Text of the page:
|Rule against Perpetuities||This rule requires that no interest in property is valid unless it vests (other than under a trust) not later than twenty-one years, plus the period of gestation, after some life or lives in being which exist at the time of the creation of the interest. More commonly, the period of 80 years applies. This rule ensures that a testator cannot make any provision regarding property that would impact the property long after the testator has died.|
|SMSF||Self Managed Superannuation Fund. An SMSF is governed by its trust deed and by other relevant laws such as the Superannuation Industry (Supervision) Act 1993 (Commonwealth).|
|Solemn Form Probate||See “Contested probate”.|
|Statutory Will||An uncommon term for when a court approves the making of a will for someone who does not have testamentary capacity.|
|Succession Act 1981||This is the main statute that governs succession law in Queensland.|
|Succession Law||The area of law that deals with inheritance upon death.|
|Superannuation||Superannuation death benefits do not automatically form part of an estate. This will depend on whether the trustee of the superannuation fund exercises a discretion (or is obligated, pursuant to a binding death benefit nomination) to pay the superannuation to the estate.|
|Tenancy in Common||A form of property ownership between two or more people, where a deceased owner's share becomes part of his/her estate, which he/she is able to dispose of in a will. In contrast, see joint tenancy.|
Testamentary capacity refers to the mental capacity of a person to make a will. A person may have sufficient mental capacity to make a will even though they are physically incapacitated. The following is one way of stating the legal tests for testamentary capacity (paraphrasing the test in Banks v Goodfellow, as re-stated in Read v Carmody):
If the testator fails any of those tests, then he/she does not have testamentary capacity.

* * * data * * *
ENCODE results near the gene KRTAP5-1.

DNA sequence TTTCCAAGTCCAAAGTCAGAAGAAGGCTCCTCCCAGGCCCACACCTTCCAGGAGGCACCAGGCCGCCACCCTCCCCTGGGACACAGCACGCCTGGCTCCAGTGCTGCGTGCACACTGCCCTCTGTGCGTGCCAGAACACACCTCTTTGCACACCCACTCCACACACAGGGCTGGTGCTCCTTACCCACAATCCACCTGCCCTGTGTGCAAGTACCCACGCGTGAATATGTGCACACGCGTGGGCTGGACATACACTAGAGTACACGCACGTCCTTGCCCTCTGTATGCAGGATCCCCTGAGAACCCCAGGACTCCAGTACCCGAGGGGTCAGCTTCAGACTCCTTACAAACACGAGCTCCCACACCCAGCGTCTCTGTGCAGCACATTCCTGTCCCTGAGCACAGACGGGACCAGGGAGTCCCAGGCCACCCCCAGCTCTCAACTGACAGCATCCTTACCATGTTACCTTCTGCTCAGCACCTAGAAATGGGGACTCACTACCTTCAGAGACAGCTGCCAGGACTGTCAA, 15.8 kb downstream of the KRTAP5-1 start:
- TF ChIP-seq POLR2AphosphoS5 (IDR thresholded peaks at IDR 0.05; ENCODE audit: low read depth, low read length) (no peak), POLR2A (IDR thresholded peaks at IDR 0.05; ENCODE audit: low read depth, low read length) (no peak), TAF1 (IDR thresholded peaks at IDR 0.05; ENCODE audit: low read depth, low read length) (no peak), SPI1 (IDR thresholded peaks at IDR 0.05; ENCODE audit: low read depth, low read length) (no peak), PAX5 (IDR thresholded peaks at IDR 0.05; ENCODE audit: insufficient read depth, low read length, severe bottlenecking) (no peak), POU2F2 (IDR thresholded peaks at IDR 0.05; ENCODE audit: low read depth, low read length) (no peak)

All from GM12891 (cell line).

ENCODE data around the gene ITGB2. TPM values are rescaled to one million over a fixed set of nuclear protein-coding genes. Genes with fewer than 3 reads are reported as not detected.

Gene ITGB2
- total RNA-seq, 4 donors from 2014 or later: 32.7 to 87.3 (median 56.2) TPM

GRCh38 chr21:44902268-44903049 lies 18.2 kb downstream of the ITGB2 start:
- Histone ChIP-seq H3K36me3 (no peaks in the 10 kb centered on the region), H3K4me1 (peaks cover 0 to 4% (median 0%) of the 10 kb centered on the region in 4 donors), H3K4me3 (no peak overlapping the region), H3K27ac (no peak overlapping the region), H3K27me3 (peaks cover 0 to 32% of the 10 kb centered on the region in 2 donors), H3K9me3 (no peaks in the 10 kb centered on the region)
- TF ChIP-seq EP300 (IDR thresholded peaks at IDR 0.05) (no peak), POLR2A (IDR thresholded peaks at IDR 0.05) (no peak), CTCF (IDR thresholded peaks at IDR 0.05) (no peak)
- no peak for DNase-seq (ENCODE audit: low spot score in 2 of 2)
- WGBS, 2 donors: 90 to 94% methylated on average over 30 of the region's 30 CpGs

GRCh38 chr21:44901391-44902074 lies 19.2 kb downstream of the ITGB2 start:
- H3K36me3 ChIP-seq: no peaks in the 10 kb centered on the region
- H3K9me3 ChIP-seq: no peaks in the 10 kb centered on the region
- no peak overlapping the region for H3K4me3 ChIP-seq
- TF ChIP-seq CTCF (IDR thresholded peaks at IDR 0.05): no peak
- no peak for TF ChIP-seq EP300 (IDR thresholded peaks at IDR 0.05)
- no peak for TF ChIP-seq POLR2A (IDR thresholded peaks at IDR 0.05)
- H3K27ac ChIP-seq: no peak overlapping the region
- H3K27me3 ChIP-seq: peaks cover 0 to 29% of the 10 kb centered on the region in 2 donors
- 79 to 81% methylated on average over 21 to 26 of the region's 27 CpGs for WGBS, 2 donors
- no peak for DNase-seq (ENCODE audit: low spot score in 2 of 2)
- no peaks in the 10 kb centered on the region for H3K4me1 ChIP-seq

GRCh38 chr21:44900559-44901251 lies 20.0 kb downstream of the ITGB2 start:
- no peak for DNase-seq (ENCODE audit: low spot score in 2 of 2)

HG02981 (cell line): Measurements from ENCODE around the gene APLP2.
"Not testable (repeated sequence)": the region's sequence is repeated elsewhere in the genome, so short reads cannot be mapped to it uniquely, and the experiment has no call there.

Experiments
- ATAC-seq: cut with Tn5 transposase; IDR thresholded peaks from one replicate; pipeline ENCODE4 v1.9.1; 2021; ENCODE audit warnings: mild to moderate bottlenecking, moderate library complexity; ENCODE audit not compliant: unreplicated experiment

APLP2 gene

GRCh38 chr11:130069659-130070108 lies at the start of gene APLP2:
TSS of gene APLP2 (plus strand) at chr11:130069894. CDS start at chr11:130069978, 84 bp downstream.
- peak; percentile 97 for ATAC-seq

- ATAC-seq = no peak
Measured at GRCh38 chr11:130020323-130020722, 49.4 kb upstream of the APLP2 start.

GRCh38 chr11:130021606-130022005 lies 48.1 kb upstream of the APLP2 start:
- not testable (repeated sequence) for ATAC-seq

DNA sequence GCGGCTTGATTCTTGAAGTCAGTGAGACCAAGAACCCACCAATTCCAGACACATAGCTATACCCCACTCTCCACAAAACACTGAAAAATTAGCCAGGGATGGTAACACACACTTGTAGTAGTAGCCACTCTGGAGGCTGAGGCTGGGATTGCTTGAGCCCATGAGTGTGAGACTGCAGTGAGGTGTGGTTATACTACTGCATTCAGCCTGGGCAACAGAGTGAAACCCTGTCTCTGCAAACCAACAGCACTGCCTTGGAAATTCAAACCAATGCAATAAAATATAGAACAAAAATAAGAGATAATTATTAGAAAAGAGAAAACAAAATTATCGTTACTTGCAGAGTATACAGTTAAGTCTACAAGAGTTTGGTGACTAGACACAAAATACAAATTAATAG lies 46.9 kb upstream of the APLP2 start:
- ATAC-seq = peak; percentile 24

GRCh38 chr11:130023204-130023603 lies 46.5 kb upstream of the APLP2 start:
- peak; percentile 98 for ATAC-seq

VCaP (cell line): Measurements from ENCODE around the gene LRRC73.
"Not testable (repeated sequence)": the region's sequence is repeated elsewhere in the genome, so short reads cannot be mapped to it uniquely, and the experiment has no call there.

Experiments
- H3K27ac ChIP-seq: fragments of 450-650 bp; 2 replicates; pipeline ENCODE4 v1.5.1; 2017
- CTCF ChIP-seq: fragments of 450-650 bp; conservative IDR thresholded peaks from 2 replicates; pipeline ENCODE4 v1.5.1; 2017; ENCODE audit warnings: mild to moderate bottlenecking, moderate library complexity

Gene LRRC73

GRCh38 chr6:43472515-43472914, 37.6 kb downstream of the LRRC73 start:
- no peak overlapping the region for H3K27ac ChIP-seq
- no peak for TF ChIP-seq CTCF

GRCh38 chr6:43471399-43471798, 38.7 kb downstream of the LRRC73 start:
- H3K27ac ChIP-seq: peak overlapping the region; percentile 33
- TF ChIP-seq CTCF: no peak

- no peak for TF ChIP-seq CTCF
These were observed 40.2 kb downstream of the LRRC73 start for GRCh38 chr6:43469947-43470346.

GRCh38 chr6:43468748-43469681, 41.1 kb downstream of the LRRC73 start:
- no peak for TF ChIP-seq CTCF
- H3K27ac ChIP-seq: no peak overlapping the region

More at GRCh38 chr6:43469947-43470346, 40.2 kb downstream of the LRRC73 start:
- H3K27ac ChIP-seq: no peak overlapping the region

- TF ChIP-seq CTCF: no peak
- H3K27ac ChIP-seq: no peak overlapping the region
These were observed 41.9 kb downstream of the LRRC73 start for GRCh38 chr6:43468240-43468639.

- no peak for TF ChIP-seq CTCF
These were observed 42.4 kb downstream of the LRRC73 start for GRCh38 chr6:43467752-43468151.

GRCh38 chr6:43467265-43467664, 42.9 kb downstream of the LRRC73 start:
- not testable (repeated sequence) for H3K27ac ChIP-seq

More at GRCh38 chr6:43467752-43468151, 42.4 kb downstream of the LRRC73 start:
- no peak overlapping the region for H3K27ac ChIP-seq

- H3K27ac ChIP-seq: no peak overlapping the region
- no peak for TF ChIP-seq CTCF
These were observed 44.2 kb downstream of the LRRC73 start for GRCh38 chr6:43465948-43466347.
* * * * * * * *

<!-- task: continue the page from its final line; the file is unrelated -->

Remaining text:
- Did the testator have the capacity to understand the legal nature and significance of making a will?
- Was the testator capable of being aware of, at least in general terms, the nature, extent and value of the testator's property?
- Was the testator capable of being aware of those who may reasonably be thought to have a claim upon the testator's testamentary bounty, and the basis for, and nature of, the claims of such persons?
- Did the testator have the ability to evaluate, and to discriminate between, the respective strengths of the claims of such persons?
- Did the testator suffer from a condition (whether "mental illness" [or psychosis] in the strict sense, or any other form of "mental disorder", including, but not limited to, deterioration in higher intellectual function, or dementia) which detrimentally affected the testator's consciousness or sense of orientation, or which had brought about disturbances to the testator's intelligence, cognition, thought content, thought processes, judgment and the like (whether or not that condition may be transient, or, if appropriately treated, reversible)?
Person/s appointed by your will to look after your infant child/ren.
A type of trust created by your will.
|Testamentary Discretionary Trust|
A testamentary discretionary trust is one where the trustee has the discretion to distribute capital and income in the same or differing proportions between a group of beneficiaries nominated in a will.
A person who makes a will. Testatrix is the feminine version. Nowadays, "testator" is used as a term that is gender-neutral.
Testator's Family Maintenance application; same as FPA.
A trust exists where the legal owner of property holds that property for the benefit of the beneficiaries of the trust.
An individual person or company who has control of property in trust with a legal obligation to administer it solely for the purposes specified in the trust.
When a person has been coerced into making a will, that will is invalid as it is said to have been made as a result of undue influence.
A revocable disposition of property, taking effect upon death.
Person who is present when you sign your will and sees you sign it.